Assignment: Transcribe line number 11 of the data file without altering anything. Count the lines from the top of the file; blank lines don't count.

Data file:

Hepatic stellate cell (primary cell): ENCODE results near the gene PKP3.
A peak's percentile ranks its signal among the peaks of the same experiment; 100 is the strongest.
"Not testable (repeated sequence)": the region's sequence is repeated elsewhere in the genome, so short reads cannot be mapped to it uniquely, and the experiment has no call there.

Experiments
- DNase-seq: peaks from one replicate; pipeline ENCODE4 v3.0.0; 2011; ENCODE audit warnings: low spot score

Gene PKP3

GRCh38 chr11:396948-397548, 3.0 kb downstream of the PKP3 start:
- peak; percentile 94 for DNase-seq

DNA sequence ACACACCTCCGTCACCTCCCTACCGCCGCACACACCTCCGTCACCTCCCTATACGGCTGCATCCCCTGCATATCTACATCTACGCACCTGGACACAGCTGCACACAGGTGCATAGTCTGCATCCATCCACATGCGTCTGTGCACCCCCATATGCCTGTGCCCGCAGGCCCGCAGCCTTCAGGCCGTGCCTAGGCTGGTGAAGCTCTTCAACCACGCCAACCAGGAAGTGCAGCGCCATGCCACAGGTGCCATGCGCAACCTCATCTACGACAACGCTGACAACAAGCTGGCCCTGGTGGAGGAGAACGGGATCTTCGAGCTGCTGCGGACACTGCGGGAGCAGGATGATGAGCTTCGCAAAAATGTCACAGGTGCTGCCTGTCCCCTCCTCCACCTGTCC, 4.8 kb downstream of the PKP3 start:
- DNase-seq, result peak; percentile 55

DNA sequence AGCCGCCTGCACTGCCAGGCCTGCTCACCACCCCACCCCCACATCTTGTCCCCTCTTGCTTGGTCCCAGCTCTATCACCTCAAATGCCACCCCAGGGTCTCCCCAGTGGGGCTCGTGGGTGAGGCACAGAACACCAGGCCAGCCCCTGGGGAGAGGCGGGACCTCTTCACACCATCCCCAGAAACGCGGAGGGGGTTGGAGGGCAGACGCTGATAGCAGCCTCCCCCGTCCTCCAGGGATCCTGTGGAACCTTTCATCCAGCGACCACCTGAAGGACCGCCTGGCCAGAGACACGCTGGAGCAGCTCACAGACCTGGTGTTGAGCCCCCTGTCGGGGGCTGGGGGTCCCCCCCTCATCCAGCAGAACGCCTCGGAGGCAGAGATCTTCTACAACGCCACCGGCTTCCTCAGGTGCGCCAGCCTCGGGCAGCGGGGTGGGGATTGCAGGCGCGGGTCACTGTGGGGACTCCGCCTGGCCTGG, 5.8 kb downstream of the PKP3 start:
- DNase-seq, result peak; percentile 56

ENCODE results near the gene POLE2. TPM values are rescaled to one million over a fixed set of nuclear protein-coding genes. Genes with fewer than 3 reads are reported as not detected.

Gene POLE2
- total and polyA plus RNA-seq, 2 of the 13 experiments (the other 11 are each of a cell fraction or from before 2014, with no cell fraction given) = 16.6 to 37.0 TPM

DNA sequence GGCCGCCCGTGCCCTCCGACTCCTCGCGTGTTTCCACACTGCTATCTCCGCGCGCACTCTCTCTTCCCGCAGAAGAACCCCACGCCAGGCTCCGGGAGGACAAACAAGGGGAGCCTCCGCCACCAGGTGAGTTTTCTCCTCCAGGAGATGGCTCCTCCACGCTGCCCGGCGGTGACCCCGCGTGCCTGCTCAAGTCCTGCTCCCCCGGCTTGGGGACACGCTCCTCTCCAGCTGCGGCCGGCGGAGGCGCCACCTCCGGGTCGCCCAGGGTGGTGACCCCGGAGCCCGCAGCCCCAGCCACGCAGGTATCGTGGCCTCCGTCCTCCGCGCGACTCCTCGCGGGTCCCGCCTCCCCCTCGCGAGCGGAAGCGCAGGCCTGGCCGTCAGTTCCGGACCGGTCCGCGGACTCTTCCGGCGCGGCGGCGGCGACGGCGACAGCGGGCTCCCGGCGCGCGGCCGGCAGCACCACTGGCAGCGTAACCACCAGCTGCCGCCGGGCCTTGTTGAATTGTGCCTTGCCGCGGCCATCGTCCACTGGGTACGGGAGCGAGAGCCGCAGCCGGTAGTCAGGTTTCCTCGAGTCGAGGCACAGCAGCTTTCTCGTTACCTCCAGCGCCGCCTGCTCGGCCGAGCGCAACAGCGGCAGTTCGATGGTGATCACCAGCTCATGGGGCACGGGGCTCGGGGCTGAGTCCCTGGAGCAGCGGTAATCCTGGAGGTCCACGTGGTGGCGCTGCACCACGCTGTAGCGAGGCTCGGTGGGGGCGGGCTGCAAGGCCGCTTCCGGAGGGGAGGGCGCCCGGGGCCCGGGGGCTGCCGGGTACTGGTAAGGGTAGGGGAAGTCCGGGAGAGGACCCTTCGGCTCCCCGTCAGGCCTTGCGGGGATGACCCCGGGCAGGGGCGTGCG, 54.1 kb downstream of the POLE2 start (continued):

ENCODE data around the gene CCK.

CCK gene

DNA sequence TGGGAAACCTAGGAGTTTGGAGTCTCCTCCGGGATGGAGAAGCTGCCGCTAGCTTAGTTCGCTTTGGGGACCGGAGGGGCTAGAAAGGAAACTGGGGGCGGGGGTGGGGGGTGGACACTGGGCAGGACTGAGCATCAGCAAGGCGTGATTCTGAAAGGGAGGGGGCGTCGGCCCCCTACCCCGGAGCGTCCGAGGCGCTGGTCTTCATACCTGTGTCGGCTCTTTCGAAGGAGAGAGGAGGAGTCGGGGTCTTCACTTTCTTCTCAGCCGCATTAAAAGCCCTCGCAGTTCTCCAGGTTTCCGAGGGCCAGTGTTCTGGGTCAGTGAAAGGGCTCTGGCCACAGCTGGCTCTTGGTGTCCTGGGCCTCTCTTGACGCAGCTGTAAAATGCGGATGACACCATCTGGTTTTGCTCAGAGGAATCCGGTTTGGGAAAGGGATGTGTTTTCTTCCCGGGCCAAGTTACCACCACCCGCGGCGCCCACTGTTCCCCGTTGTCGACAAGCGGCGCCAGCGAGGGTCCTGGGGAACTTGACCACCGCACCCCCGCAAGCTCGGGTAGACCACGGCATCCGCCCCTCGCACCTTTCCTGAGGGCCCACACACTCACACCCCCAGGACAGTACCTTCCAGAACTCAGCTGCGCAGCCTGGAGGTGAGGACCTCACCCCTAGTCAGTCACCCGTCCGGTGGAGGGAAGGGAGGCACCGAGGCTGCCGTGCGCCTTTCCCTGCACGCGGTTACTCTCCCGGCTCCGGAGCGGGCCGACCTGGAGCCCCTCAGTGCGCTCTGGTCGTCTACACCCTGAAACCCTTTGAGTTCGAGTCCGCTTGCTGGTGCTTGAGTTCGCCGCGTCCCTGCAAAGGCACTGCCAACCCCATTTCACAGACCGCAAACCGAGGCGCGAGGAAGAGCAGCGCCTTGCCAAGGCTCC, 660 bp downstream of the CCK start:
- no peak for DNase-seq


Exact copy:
DNA sequence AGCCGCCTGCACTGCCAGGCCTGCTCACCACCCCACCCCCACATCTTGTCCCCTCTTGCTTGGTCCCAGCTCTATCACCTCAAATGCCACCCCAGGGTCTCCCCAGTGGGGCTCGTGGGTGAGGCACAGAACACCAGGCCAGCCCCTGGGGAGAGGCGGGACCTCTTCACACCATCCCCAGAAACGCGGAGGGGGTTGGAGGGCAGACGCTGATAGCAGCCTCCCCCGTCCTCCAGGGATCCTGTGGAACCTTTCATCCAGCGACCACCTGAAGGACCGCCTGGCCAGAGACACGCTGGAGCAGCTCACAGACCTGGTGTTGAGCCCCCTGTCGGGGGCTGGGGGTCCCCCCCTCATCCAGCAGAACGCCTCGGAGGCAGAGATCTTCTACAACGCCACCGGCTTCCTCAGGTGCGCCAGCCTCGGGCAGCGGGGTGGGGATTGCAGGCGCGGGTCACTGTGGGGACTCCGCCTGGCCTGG, 5.8 kb downstream of the PKP3 start: